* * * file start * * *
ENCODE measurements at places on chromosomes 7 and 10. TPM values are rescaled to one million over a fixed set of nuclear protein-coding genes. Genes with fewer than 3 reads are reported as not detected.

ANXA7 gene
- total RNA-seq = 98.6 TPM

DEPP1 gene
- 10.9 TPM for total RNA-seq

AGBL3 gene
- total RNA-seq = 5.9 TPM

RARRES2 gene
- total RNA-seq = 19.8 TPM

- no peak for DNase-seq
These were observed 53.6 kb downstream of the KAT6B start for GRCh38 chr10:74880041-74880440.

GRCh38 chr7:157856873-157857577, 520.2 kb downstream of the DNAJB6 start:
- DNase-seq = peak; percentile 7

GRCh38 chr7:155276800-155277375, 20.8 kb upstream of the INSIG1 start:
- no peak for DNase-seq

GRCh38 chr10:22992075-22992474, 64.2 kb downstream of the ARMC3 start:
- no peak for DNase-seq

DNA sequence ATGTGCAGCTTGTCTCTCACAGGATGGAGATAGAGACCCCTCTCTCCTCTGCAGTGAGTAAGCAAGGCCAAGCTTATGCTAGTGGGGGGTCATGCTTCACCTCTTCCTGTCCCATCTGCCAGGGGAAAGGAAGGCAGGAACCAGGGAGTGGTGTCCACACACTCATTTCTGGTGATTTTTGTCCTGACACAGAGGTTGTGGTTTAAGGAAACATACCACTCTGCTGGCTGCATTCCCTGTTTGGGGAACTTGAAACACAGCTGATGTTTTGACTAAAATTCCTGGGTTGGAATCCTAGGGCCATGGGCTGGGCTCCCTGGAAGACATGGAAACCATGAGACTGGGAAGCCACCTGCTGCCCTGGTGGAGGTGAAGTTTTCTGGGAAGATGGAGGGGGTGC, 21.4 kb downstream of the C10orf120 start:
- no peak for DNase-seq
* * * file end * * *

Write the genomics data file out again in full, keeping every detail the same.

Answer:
ENCODE measurements at places on chromosomes 7 and 10. TPM values are rescaled to one million over a fixed set of nuclear protein-coding genes. Genes with fewer than 3 reads are reported as not detected.

ANXA7 gene
- total RNA-seq = 98.6 TPM

DEPP1 gene
- 10.9 TPM for total RNA-seq

AGBL3 gene
- total RNA-seq = 5.9 TPM

RARRES2 gene
- total RNA-seq = 19.8 TPM

- no peak for DNase-seq
These were observed 53.6 kb downstream of the KAT6B start for GRCh38 chr10:74880041-74880440.

GRCh38 chr7:157856873-157857577, 520.2 kb downstream of the DNAJB6 start:
- DNase-seq = peak; percentile 7

GRCh38 chr7:155276800-155277375, 20.8 kb upstream of the INSIG1 start:
- no peak for DNase-seq

GRCh38 chr10:22992075-22992474, 64.2 kb downstream of the ARMC3 start:
- no peak for DNase-seq

DNA sequence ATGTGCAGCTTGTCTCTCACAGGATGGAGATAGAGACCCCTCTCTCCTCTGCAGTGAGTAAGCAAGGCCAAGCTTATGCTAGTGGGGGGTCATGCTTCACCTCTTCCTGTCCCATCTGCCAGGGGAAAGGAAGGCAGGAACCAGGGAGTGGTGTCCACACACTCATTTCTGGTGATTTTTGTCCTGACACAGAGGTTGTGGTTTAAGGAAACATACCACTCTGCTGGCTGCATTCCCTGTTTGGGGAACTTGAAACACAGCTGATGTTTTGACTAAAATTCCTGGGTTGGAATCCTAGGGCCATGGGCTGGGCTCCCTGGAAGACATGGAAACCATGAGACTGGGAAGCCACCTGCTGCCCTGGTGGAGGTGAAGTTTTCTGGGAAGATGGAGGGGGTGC, 21.4 kb downstream of the C10orf120 start:
- no peak for DNase-seq